Commoners’ understanding and expectations are often very different from a purely economic and strategic understanding of the budget. For many people, the budgetary exercise means some things getting more expensive and some getting relatively cheaper.
However, the budget is not just about making some goods and services expensive and cheaper, but is a tightrope exercise of the government where it tries to match national priorities with the available resources in hand. The future expectations of resources (namely in the form of revenues to the government) and usage of these resources for different purposes (likely expectations of expenditure) is done in the budget.
The Finance Minister and his team’s task is a difficult one at present, especially after the six bimonthly review by the RBI on 2nd Feb clearly mentioned its expectation from the budget. The RBI stated that it expected the government to stay on the path of fiscal consolidation and expected to go ahead with structural reforms that will help the economy come on a sounder footing. This comes after the NCAER lecture of RBI central bank Governor alluding to the pitfalls of the fiscal profligacy which can lead to catastrophic results including high inflation, capital outflows and loss of value of the currency. He talked about the recent example of Brazil to drive home the point that fiscal profligacy can end up leading to a greater trouble than the expected gains of such profligate steps.
On the side of the common people are concerns like income tax rates, tax deductions and a host of things about what will get relatively cheap and what will get relatively expensive. While it is too early to comment on the specifics of the budget, a welcome thing for people would be if the government accepts some of the recommendations of the Justice Easwar committee especially the concerns which pertain to the procedural aspects.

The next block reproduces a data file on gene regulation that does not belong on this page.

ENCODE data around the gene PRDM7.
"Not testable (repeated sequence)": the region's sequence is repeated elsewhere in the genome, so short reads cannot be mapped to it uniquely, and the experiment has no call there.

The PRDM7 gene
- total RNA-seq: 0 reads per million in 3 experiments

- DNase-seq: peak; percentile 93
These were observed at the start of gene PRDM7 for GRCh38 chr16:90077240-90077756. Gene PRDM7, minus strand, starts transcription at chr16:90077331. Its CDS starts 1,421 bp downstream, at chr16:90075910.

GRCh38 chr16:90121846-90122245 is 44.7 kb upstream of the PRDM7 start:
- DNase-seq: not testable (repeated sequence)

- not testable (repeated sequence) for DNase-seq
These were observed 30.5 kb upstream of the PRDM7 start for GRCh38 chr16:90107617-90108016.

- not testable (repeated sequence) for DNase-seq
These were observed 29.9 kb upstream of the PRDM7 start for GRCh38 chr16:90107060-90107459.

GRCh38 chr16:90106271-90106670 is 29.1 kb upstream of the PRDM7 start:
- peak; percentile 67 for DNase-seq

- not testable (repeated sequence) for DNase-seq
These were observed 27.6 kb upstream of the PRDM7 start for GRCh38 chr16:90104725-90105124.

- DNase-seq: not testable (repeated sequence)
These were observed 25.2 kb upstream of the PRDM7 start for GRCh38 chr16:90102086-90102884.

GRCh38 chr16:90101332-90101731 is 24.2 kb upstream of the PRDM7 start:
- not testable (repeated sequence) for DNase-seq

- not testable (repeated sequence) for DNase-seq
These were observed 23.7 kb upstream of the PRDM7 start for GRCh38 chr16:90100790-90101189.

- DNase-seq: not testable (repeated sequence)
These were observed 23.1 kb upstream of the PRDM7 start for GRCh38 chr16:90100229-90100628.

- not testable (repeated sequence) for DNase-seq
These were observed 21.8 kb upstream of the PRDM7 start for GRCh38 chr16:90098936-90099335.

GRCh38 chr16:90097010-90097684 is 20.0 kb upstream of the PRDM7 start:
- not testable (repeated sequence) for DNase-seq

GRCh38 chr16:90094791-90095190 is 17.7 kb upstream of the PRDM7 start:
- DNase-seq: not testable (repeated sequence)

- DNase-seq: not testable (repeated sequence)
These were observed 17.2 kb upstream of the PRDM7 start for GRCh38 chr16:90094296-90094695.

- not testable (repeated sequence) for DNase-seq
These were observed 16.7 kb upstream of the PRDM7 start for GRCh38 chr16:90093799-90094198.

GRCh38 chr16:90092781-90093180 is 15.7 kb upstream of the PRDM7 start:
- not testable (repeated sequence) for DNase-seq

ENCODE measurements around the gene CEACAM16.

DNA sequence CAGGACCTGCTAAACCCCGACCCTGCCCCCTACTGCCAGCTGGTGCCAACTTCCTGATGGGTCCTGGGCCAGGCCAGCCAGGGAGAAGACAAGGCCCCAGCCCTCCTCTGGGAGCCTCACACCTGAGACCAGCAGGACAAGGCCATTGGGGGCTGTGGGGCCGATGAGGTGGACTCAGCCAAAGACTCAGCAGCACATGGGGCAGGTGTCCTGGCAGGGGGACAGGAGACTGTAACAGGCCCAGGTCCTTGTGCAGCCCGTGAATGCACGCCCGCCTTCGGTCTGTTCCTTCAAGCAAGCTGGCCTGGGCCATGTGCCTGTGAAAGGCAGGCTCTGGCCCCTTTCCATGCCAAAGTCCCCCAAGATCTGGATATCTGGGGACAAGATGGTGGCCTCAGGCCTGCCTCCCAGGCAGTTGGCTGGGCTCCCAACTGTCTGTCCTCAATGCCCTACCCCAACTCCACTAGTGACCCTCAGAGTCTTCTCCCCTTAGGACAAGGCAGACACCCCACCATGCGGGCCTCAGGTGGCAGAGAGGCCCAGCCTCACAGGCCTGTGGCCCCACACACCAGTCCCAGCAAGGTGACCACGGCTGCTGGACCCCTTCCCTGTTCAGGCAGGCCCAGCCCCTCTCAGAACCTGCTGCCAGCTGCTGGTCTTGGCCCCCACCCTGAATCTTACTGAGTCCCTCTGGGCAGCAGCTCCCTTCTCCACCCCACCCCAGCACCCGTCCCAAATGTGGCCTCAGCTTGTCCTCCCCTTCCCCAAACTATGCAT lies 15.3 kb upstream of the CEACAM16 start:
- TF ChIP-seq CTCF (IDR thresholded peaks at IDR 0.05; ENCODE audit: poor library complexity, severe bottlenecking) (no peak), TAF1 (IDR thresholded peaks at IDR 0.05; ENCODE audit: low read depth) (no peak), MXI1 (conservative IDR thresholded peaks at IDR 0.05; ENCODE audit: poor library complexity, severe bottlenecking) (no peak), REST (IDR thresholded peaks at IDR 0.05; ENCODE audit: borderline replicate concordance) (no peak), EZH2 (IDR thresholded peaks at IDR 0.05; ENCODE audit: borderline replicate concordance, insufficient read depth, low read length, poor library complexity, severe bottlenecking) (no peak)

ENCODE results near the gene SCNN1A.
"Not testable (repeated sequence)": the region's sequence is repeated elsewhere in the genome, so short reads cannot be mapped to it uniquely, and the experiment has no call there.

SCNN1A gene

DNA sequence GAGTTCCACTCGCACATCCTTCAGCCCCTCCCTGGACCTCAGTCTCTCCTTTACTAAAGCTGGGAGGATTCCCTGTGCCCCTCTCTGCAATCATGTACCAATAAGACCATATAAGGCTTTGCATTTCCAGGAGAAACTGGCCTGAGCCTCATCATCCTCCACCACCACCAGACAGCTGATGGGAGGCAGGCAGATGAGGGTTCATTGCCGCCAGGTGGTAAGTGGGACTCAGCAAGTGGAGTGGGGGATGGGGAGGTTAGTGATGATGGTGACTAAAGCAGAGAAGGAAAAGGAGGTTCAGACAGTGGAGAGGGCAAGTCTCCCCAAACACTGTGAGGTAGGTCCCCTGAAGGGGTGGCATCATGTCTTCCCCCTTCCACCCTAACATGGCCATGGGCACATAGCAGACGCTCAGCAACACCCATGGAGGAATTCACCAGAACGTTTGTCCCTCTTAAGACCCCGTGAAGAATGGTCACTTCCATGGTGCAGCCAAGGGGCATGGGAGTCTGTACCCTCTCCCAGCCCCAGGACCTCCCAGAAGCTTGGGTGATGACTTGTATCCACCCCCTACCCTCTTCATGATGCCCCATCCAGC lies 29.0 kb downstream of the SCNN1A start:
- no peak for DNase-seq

Earlier this year Justice Easwar Committee had put forth several measures that could be seen to be beneficial to the ordinary people. The committee was formed to into looking into the direct tax laws especially the Income Tax of 1961, of the country and simplify them for various stakeholders including individuals, small businesses and companies. The other purpose was to reduce unnecessary litigation. The ten member panel’s draft report had made 27 suggestions under the IT Act and eight for reform through administrative instructions. The committee among other things had recommended ‘enhancement and rationalisation of the threshold limits and reduction of the rates of TDS. TDS rates for individuals and HUFs to be reduced to 5 percent as against the present 10 percent’, the report had stated.
Another important suggestion is the proposed deletion of the clause that allows the tax department to delay the refund due for a taxpayer beyond six months and suggests a higher rate for delays in refunds.
Apart from this, another major recommendation was the treatment of stock trading gains up to 5 lakh to be treated as capital gains rather than business income, a move that could see more investments in the stock market from the side of the retail investors.
These procedural aspects apart from the change in the personal income brackets could help the common people benefit from the budget. On the indirect tax side much is not clear as the Government has had a deadlock with opposition on GST. This budget could be an important one from the viewpoint of tax laws in the country, both direct and indirect.
Published with Business Insider on February 25, 2016.